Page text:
My studio project is concerned with the challenge of designing a live/work condition that promotes the exploration and growth of innovation; in whatever means you interpret the term.   My aim is to create an environment for innovation based on family, collaboration, and community.  This is reflected in my building by a transparent main floor to encourage the transparency of work, a monolithic unified façade that provides privacy for living and a shared interior courtyard that acts as the backyard for the residents. An important aspect of the design is the bleeding of the live/work aspects of life into one entity and the encouragement of just being and following ones true calling.

Quick reflection:

Upon reflection, this studio has surfaced questions in regards to how the built environment is a major influence on all aspects of life. It has been an interesting challenge considering both residential and commercial programming in relation to one another, especially the issue of proximity and the amount of overlap between the two.  How close is the relationship? And how does this inform space?

Graphics:

Brady

 

 

 

 Byron Marks & Mark Hosford –  Masters of Architecture (M1) 

Studio overview: Studio IV

The studio objective is a hands on class where we design a medium (2000sqm) building incorporating all elements of architecture; such as, structure and corresponding material sizing, developing an environmental control system (HVAC) and a building envelope for the building. These aspects include detailing technical drawings that illustrate how these elements relate to and work with each other.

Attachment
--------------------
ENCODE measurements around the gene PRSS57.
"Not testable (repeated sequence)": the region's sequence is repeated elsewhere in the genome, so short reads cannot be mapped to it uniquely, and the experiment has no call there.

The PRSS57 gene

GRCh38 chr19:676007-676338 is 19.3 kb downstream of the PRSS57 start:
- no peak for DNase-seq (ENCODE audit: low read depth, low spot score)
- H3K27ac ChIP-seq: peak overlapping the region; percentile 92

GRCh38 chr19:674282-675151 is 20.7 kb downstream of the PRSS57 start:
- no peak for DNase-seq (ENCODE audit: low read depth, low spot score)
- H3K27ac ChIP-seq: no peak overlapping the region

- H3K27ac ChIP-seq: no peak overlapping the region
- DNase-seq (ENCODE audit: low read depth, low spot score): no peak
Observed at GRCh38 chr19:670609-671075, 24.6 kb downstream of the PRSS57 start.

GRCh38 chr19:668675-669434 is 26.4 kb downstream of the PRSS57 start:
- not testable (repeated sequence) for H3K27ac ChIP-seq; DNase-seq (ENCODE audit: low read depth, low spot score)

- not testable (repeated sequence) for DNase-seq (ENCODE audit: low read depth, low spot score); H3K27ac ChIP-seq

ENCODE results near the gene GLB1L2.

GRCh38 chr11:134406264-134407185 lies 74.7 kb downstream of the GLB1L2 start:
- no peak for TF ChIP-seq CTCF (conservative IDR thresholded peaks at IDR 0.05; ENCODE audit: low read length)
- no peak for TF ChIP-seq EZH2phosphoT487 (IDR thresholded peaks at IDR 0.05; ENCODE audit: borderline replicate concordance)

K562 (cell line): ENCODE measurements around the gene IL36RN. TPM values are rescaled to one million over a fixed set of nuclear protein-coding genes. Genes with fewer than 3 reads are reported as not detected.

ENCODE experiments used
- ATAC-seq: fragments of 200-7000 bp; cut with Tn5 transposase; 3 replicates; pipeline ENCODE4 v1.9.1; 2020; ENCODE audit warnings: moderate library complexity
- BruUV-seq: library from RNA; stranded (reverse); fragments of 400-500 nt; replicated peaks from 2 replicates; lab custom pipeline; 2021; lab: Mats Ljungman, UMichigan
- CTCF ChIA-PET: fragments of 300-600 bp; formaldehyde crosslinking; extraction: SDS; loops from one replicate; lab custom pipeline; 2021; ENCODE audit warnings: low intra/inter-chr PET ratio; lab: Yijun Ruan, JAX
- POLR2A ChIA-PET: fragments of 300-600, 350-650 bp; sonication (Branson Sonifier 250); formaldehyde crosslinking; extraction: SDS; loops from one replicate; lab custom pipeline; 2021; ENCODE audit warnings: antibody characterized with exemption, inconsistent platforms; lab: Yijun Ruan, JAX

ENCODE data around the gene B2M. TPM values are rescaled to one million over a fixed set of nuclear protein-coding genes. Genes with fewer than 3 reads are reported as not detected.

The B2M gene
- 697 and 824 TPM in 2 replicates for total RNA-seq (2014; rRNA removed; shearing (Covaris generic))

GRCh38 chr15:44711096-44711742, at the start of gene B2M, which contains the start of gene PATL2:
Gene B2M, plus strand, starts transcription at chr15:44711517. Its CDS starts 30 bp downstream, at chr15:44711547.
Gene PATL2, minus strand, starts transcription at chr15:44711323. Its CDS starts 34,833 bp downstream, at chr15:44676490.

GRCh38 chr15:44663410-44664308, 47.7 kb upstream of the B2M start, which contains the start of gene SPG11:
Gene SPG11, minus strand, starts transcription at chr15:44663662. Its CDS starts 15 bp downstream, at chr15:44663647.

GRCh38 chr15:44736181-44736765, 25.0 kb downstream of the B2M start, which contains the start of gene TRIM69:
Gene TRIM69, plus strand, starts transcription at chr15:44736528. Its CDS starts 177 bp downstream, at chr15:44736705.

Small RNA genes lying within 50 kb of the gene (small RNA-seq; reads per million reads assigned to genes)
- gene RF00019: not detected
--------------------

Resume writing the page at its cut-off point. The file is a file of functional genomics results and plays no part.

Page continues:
Our class studio project this year it to design a building in the neighborhood of Sunnyside, Calgary, that relates to communication.

Specifics about your project:

Our project is centre of “Empowered Communication”. We are creating a building that provides a platform to enable change in the community. The concept is that inspirational leaders from the community (locally and internationally) would host workshop, give lectures and provide hands on activities, all with the goal of empowering the local Calgary community.

Quick reflection:

Architecture is a continually developing process, it is something that is much more than a finished building. It is quality design, quality thought and understand of how people and the urban landscape interact with one another.

Graphics 

Byron

 

 

 

 

 

Jamie McFadyen – Master of Architecture (M2)

Studio overview: Senior Research Studio VI

Funerary Places is a senior research studio that is grappling with the creation of architectural and landscape elements that support events associated with the passage from life to death in an existing ‘open’ urban space.

Specifics about your project:

14th Street Cemetery is about creating a park that accommodates the recreational use of the surrounding communities and more importantly an area that respects the process of healing and bereaving; an area that supports the central themes of time, place and memory.

Quick reflection:

Lessons from Fred Valentine (studio sessional) include:

–       Create a cohesive language between the landscape and architectural elements.

–       Create a clear procession though landscape and architectural elements – entrance, body, exit.

–       Understand that each procession has a range of intensity in its volume and scale.

Graphics: 

Jamie

 

 

 

 

 

 

 

 

 

Next: Bringing ‘Fun’ Design into Calgary